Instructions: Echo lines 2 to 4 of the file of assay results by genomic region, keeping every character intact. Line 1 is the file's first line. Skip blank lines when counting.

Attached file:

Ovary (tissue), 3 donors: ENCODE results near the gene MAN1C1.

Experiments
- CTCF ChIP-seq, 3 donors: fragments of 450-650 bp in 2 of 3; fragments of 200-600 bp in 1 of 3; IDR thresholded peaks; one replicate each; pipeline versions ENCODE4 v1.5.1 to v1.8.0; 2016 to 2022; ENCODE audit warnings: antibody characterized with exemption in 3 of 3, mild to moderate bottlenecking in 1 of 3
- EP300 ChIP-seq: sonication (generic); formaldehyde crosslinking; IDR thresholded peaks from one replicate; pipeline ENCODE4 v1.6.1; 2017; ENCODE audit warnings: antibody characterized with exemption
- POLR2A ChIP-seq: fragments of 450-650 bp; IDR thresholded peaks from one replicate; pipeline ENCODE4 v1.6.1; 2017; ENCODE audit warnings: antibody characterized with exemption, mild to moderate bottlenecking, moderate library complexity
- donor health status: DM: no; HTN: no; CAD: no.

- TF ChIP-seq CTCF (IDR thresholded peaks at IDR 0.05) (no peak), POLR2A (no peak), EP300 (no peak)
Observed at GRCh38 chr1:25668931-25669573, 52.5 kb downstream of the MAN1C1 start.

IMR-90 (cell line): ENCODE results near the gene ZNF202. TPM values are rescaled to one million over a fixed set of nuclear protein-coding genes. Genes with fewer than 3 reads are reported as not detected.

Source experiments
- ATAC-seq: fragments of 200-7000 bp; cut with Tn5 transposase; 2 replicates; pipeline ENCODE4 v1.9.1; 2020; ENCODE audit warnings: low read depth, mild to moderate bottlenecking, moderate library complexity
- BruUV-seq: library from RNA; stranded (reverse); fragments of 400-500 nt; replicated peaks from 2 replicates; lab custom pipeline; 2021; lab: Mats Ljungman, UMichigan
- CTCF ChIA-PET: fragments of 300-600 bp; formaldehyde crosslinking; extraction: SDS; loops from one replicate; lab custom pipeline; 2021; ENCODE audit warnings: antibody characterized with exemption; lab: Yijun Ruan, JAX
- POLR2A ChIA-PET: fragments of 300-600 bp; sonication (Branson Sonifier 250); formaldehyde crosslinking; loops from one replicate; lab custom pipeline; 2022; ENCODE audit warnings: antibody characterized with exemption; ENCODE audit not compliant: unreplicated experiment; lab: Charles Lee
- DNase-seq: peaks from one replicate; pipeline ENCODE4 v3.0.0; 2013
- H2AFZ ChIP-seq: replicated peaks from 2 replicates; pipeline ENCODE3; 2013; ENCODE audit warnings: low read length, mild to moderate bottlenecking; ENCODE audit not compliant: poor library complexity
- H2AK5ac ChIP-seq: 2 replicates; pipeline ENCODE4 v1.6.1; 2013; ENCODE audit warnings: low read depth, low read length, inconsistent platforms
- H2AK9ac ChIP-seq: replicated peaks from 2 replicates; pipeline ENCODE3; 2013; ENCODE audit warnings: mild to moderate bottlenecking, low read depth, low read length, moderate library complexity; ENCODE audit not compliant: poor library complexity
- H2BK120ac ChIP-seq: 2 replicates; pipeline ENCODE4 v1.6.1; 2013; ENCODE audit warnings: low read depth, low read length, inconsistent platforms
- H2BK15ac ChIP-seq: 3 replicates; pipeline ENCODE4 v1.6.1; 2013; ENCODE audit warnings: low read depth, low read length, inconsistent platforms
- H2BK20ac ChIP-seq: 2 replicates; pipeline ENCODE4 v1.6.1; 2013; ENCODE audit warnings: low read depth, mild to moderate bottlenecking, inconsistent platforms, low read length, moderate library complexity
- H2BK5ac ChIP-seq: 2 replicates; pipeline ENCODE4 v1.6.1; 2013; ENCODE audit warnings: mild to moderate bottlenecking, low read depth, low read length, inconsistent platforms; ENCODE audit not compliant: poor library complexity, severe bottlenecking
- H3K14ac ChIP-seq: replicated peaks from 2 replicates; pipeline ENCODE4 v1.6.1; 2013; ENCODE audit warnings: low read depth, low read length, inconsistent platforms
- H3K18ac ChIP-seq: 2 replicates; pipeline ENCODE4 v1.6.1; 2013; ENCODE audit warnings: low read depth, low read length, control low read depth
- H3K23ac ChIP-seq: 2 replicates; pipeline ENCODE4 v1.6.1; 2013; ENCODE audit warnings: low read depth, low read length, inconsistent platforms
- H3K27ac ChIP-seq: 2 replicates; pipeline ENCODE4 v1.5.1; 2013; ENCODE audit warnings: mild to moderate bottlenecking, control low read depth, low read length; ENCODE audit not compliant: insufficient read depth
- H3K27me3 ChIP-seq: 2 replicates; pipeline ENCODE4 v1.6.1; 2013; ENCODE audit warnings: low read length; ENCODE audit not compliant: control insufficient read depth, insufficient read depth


Experiments
- CTCF ChIP-seq, 3 donors: fragments of 450-650 bp in 2 of 3; fragments of 200-600 bp in 1 of 3; IDR thresholded peaks; one replicate each; pipeline versions ENCODE4 v1.5.1 to v1.8.0; 2016 to 2022; ENCODE audit warnings: antibody characterized with exemption in 3 of 3, mild to moderate bottlenecking in 1 of 3
- EP300 ChIP-seq: sonication (generic); formaldehyde crosslinking; IDR thresholded peaks from one replicate; pipeline ENCODE4 v1.6.1; 2017; ENCODE audit warnings: antibody characterized with exemption